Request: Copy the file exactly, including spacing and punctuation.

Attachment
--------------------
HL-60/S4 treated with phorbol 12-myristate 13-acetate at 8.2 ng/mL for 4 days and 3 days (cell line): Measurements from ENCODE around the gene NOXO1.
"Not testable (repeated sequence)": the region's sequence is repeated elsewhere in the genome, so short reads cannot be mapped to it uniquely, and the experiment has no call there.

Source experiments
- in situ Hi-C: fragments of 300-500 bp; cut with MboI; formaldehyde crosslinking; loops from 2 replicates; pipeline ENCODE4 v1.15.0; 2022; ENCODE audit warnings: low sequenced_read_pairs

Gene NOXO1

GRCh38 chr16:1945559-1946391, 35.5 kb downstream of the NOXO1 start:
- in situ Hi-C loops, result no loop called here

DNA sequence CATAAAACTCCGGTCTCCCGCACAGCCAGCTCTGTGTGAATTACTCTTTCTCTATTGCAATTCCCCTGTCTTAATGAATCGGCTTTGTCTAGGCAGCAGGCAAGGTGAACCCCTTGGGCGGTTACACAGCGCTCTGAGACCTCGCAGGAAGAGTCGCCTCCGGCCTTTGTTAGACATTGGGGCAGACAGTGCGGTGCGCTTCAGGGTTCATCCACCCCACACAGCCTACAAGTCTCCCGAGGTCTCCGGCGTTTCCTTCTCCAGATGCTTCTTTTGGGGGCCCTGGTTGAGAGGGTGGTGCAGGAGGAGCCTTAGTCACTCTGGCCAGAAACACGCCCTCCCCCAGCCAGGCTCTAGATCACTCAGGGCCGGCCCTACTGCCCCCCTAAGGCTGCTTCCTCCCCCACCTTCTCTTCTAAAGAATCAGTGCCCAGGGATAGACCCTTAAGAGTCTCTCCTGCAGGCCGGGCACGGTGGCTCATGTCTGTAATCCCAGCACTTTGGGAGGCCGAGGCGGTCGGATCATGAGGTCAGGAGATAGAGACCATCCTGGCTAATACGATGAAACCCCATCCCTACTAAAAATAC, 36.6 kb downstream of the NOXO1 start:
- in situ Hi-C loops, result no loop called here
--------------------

HL-60/S4 treated with phorbol 12-myristate 13-acetate at 8.2 ng/mL for 4 days and 3 days (cell line): Measurements from ENCODE around the gene NOXO1.
"Not testable (repeated sequence)": the region's sequence is repeated elsewhere in the genome, so short reads cannot be mapped to it uniquely, and the experiment has no call there.

Source experiments
- in situ Hi-C: fragments of 300-500 bp; cut with MboI; formaldehyde crosslinking; loops from 2 replicates; pipeline ENCODE4 v1.15.0; 2022; ENCODE audit warnings: low sequenced_read_pairs

Gene NOXO1

GRCh38 chr16:1945559-1946391, 35.5 kb downstream of the NOXO1 start:
- in situ Hi-C loops, result no loop called here

DNA sequence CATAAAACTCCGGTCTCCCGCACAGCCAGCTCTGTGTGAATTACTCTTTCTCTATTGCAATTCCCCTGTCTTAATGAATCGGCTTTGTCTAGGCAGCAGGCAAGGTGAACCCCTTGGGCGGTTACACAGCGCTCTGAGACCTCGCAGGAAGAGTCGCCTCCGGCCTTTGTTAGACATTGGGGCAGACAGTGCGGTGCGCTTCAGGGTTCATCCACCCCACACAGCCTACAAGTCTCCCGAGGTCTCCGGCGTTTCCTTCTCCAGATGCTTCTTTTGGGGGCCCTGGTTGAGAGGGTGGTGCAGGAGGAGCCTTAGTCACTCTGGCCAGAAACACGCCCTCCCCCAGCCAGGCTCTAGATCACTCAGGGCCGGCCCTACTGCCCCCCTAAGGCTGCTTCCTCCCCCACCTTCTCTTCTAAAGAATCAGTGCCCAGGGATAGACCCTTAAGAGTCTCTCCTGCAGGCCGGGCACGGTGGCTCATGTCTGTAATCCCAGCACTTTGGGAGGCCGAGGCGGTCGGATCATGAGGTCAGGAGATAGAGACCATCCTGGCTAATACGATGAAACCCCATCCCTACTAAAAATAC, 36.6 kb downstream of the NOXO1 start:
- in situ Hi-C loops, result no loop called here